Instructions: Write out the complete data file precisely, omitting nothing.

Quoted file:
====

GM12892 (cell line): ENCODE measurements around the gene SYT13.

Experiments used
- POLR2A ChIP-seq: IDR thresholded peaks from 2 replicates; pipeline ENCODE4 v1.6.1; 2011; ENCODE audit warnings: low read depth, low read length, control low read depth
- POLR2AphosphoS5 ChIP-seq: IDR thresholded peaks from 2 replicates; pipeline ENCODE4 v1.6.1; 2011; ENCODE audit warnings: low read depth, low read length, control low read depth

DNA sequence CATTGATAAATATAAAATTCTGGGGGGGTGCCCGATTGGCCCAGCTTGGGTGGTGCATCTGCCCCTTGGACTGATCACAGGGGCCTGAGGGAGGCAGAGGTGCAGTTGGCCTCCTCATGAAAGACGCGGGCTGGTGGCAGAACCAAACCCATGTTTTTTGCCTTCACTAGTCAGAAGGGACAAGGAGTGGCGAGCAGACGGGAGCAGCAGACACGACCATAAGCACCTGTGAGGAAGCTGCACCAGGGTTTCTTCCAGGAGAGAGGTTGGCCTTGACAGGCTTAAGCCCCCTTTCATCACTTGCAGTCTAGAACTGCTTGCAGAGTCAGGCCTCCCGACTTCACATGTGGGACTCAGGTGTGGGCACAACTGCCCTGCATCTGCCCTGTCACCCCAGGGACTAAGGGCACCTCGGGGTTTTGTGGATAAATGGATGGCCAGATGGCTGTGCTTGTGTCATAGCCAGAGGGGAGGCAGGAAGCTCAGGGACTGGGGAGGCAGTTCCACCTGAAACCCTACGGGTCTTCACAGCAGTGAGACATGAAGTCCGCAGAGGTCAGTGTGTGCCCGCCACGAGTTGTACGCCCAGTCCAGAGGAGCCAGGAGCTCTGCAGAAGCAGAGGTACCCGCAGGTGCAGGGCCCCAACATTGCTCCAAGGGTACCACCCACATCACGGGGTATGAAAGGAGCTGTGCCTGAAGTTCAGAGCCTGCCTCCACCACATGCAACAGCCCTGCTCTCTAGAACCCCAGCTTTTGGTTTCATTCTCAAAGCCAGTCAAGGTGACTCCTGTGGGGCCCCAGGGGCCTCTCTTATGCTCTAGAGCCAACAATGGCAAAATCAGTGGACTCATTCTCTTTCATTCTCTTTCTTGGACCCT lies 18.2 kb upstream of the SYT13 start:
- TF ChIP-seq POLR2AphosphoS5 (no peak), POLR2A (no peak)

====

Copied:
GM12892 (cell line): ENCODE measurements around the gene SYT13.

Experiments used
- POLR2A ChIP-seq: IDR thresholded peaks from 2 replicates; pipeline ENCODE4 v1.6.1; 2011; ENCODE audit warnings: low read depth, low read length, control low read depth
- POLR2AphosphoS5 ChIP-seq: IDR thresholded peaks from 2 replicates; pipeline ENCODE4 v1.6.1; 2011; ENCODE audit warnings: low read depth, low read length, control low read depth

DNA sequence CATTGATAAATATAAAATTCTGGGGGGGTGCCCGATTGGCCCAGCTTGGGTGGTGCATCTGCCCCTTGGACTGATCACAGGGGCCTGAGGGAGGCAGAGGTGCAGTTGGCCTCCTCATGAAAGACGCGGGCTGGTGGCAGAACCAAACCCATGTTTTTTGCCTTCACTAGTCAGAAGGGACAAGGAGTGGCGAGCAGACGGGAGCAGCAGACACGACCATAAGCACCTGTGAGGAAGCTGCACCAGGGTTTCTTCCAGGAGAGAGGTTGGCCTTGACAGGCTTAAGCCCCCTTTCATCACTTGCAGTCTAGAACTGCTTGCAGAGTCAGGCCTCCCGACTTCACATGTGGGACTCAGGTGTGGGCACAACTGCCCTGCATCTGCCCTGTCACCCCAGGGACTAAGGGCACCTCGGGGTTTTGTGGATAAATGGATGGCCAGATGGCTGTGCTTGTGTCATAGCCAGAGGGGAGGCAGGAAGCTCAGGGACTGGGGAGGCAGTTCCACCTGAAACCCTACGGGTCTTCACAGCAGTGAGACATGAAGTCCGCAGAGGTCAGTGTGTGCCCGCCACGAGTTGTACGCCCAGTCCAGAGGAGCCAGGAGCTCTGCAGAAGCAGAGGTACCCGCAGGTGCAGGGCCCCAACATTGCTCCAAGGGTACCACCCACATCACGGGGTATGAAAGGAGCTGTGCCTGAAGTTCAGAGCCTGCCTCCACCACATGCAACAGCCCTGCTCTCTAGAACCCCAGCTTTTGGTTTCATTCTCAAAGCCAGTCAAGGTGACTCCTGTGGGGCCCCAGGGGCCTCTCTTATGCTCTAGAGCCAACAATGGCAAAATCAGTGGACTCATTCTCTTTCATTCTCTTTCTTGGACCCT lies 18.2 kb upstream of the SYT13 start:
- TF ChIP-seq POLR2AphosphoS5 (no peak), POLR2A (no peak)